Coalition-backed broken-down coal burners fuel energy crisis

Coal is a dud. Gas is a pretended solution spruiked by vested interests. Renewable energy resources are the cheapest form of new power generation, so where are they? David Ritter reports.

“UNRELIABLE” MEANS “an inability to be relied upon or trusted”.

In the events of the last few weeks, coal has been shown up as utterly unreliable. The technology of coal-burning cannot be relied upon and the corporations that burn the stuff cannot be trusted.

Australian Financial Review (AFR) revealed in early June that nearly a quarter of Australia’s coal capacity is offline due to unplanned outages from the aging, fault-filled infrastructure.

Energy company AGL has confirmed that Loy Yang A’s unit 2 will not be fixed until the second half of September after an electrical fault in the decrepit infrastructure caused an unplanned outage at the peak of Victorian winter energy demand.

Earlier this week, the ABC reported that Yallourn Power Station – which provides 20 per cent of Victoria’s electricity needs – had lost two of its four units, adding to the pressure on the national electricity market.

This dismal unreliability extends to the boardrooms of the businesses that are operating these polluting, broken-down clunkers and have failed to move at the speed required on the transition to cheaper, cleaner renewables.

Australia proud of its coal use and carbon emissions

The chaotic antics at AGL have been revealed for all to see, with the company’s demerger plans turning out to be implausible to a critical mass of stakeholders and investors, prompting an extraordinary corporate about-face followed by an overdue leadership exodus. If nothing else, AGL’s experience now acts as a clear for any business that relies on fossil signal fuels and fails to get out in time.

Then this week came the bombshell that the Australian Energy Regulator has effectively warned energy companies of willfully driving energy power shortages in order to become the recipient of increased taxpayer largesse.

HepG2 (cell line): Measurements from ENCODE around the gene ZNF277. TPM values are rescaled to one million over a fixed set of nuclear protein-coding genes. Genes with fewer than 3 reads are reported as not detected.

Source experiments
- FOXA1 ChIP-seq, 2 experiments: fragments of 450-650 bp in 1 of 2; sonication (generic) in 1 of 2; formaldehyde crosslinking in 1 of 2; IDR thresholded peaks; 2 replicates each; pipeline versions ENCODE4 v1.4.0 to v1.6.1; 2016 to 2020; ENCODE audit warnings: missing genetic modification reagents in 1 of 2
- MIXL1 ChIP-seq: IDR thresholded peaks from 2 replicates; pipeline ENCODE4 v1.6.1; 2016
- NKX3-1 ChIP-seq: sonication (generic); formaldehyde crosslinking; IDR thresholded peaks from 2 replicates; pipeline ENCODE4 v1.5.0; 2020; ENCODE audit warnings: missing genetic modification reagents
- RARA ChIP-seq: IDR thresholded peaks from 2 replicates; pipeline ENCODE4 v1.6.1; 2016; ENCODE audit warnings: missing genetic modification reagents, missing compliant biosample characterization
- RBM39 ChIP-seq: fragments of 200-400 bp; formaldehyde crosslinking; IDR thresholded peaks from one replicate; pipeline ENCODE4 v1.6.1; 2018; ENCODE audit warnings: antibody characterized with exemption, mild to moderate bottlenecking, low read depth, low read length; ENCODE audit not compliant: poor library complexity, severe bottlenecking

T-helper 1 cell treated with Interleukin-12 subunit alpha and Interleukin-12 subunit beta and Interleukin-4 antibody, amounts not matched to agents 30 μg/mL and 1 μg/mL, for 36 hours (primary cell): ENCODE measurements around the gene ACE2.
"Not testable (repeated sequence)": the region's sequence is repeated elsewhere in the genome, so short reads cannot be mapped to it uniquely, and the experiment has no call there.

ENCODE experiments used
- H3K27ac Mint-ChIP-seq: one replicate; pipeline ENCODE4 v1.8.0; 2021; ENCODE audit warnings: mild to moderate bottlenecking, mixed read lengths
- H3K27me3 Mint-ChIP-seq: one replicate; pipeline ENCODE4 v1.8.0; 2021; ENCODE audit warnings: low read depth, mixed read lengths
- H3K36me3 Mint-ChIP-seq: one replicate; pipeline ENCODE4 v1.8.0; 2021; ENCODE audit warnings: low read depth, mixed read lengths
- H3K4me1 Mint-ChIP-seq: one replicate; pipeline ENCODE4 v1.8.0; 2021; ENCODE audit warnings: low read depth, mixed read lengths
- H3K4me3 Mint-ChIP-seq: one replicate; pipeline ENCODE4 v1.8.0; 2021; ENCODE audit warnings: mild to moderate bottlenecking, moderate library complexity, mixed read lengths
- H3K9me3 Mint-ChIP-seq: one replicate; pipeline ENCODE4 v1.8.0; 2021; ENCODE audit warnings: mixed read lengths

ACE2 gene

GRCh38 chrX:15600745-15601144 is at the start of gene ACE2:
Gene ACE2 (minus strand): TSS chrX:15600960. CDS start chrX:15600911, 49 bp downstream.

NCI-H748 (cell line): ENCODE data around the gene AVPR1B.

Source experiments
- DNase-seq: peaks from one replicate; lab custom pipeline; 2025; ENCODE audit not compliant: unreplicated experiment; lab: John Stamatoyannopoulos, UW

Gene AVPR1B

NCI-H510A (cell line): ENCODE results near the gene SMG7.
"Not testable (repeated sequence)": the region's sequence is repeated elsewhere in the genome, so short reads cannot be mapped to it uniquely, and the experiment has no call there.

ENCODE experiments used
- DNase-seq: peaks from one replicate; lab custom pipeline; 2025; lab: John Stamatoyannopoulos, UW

In a must-read piece in RenewEconomy, longtime observer of Australia’s energy system Australian Energy Regulator wrote that:

… this is yet more confirmation, if any was needed, that Australia’s electricity market – designed as it was by and for the fossil fuel industry – is irreparably broken. What happened on Monday and again on Tuesday, it suggests that many energy utilities have completely lost the plot. They have lost all perspective on what it is they are supposed to be doing. As one senior director told RenewEconomy: “They are throwing away their social license.”

Since this time, the Australian Energy Market Operator (AEMO) has taken the unprecedented step of taking control of the National Electricity Market (NEM) to ensure enough power supply remains available, indicating a new extraordinary level of poor faith in generators.

Yet another level of untrustworthiness belongs to the politicians who have enabled this fiasco to develop and now sit crowing fecklessly from Opposition benches.

ABC Business Editor Ian Verrender recently said that:

… a near 20-year battle over the climate — primarily waged by the Coalition for political purposes — science resulted in a critical shortage of investment in energy generation. That has left us reliant upon an aging and unreliable fleet of coal-fired generators that spew huge amounts of carbon into the atmosphere and frequently break down.

Underpinning all of this is a fundamental ideological question about the ability of privatized utilities to deliver essential public goods — when the latter are hard-wired to be in the pursuit of amoral profit maximization rather than vital public services. The creation of ever-more complex sets of regulations, attempting to square the circle, simply results in more opportunities for arbitrage and gaming of the system.

Australia needs to ditch coal before it's too late

In a report written almost a decade ago entitled ‘Electricity privatization in Australia: a record of failure’leading Australian economist John Quiggin examined 20 years of energy policy making across two states and concluded that ‘there is no fiscal or economic justification to continue electricity privatization’.

Australians should be seeing. In a nation with vast fossil fuel deposits – and even greater renewable energy resources – the willful greed of a few fossil fuel corporations is creating artificial scarcity, driving up prices, spreading fear and anxiety and creating political turbulence.

As we face the current energy situation, there are fundamentals to observe: there is no shortage of energy supply and there is no shortfall in expected wind or solar output.

Coal is a dud. Gas is a pretended solution spruiked by vested interests. Only renewables are climate-safe. Renewables are the cheapest form of new power generation. And renewables are the new reliable.

David Ritter is the chief executive officer of Greenpeace Australia Pacific. You can follow David on Twitter @David_Ritter.

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